When your pulse rate increases, it means your heart is pumping faster. It can also mean it's having trouble pumping and is working harder and faster to get enough blood to your body parts. This can mean you're having a heart attack.
The trouble is, an increased heart rate, even in combination with shortness of breath, could also indicate other things -- especially if you're exercising. A good way to tell if your heartbeat is speedy because you're running or because you're having a heart attack is to sit down and see if it slows down. If it doesn't, and you smoke or have high blood pressure or high cholesterol, and especially if you also have pain in your left shoulder or arms, get to a phone and worry about sorting it out later.
To complicate matters further, a racing heart and shortness of breath can also be a sign of an anxiety attack, and a feeling of anxiety is also an indicator of a heart attack.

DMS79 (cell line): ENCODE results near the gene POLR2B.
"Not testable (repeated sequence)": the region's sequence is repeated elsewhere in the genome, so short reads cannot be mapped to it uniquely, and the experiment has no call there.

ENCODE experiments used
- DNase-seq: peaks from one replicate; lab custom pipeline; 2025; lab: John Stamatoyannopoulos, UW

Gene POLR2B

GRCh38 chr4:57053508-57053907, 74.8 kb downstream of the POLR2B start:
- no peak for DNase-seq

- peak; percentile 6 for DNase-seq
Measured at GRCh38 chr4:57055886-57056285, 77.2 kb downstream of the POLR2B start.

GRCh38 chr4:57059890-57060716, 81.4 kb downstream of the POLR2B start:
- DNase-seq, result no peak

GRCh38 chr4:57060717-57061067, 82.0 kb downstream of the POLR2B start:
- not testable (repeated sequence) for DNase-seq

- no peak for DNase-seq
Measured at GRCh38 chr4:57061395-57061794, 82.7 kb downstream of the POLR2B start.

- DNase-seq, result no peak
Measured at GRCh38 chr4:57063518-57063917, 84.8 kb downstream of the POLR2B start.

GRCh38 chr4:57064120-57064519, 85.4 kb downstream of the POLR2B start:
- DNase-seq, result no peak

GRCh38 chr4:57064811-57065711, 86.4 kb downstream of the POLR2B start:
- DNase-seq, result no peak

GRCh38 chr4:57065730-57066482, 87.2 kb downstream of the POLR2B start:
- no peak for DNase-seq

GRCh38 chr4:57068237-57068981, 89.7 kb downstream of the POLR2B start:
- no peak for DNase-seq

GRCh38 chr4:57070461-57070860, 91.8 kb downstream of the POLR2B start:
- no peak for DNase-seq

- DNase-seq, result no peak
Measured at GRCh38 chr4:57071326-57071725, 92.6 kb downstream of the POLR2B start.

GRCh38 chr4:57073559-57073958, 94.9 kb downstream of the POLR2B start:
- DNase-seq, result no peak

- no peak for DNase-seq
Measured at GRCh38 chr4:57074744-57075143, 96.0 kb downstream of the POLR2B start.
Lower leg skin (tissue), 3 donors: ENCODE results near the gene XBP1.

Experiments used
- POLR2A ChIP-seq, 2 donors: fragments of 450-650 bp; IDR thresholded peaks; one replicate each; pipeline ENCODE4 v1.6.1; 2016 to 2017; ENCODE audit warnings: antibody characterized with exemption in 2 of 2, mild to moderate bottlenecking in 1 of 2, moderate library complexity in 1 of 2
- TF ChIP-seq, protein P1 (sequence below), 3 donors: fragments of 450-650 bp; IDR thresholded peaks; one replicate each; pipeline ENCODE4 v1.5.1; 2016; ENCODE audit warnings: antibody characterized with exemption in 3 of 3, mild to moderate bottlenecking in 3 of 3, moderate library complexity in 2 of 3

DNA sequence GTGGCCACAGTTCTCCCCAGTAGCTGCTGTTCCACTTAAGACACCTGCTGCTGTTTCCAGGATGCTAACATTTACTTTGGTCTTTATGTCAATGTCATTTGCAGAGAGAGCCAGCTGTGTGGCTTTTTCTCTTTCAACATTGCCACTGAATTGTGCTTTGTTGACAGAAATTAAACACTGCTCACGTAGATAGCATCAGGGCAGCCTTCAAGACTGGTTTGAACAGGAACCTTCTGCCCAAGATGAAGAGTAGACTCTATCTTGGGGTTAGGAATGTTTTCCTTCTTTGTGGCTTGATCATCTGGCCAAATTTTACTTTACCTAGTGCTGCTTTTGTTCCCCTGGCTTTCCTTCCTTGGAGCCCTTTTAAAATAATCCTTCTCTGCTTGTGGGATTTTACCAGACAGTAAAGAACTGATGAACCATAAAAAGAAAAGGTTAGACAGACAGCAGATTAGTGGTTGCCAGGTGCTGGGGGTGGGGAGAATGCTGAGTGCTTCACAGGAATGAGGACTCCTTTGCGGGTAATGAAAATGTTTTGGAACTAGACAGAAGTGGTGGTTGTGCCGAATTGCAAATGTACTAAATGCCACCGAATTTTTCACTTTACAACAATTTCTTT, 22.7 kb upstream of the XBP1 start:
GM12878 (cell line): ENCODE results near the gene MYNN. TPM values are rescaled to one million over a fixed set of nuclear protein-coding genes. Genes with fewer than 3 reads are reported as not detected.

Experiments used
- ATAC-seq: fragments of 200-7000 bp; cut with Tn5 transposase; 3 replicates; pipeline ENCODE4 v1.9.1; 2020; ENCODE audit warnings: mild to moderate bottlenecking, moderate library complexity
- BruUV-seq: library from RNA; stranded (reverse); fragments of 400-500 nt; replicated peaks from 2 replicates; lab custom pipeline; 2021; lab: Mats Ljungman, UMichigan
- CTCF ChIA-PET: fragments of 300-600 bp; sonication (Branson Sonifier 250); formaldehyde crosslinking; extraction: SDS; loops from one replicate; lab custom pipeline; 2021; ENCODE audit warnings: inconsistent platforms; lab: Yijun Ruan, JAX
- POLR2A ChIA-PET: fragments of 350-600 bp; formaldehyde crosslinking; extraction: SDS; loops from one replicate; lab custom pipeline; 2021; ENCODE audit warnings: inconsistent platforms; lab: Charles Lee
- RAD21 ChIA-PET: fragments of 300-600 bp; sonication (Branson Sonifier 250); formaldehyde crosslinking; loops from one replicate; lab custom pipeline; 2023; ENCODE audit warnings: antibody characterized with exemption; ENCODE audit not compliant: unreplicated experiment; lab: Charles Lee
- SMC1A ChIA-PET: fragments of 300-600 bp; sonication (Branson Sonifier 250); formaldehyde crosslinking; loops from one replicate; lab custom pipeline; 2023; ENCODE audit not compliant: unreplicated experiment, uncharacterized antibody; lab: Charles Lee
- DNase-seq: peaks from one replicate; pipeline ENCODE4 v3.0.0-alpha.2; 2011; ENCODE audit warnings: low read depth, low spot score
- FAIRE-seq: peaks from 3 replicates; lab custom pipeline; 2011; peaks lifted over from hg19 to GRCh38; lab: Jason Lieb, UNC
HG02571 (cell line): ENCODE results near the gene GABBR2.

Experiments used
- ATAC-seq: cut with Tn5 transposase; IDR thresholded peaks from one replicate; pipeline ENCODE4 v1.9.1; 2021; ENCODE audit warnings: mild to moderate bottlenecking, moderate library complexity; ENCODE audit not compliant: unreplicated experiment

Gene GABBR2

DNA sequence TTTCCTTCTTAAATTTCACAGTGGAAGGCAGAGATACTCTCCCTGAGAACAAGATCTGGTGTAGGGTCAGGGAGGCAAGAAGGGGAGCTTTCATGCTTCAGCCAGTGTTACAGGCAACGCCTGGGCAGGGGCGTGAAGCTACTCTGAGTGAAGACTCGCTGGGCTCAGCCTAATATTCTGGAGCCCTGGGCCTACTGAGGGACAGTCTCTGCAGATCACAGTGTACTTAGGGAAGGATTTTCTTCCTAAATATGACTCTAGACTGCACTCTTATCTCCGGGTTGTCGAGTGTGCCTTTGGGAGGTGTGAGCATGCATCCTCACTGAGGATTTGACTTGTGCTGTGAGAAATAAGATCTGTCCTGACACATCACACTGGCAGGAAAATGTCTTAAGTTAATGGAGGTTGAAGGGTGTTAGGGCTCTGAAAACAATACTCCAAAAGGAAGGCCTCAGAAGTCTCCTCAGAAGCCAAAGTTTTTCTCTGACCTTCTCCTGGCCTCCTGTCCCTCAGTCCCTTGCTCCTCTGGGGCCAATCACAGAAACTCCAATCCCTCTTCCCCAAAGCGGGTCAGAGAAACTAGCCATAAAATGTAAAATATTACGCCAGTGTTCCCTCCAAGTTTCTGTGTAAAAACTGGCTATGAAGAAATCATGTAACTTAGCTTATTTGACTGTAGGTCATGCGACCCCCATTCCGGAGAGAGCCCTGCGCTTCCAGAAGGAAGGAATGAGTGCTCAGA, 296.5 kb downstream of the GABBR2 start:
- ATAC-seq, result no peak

Like most other symptoms on this list, it's seldom cut-and-dried when you feel causeless anxiety -- it's sometimes a sign your heart is in trouble. It can also mean you have an anxiety disorder (see How Fear Works) or there's something you're unconsciously very worried about. Or, the fear is entirely warranted because your heart muscle is in the process of dying, and you just don't realize it.
Awareness can help you make the call. Anxiety is a common symptom of lots of ailments, but ask yourself these questions:
- Does your anxiety seem entirely irrational?
- Is this the first time you're experiencing this type of anxiety?
- Does it feel like a sense of impending doom -- like something bad is about to happen, but you don't know what that is?
- Are you also feeling dizzy, nauseous, sweaty or clammy?
- Do you also have one or more of the other symptoms on this list?
If so, you should call 911. It could be a heart attack, and it's best not to wait it out to find out for sure. After all, even if it's an anxiety or panic attack and not a heart attack, you'll probably still need to get medical help, so you might as well get to the hospital.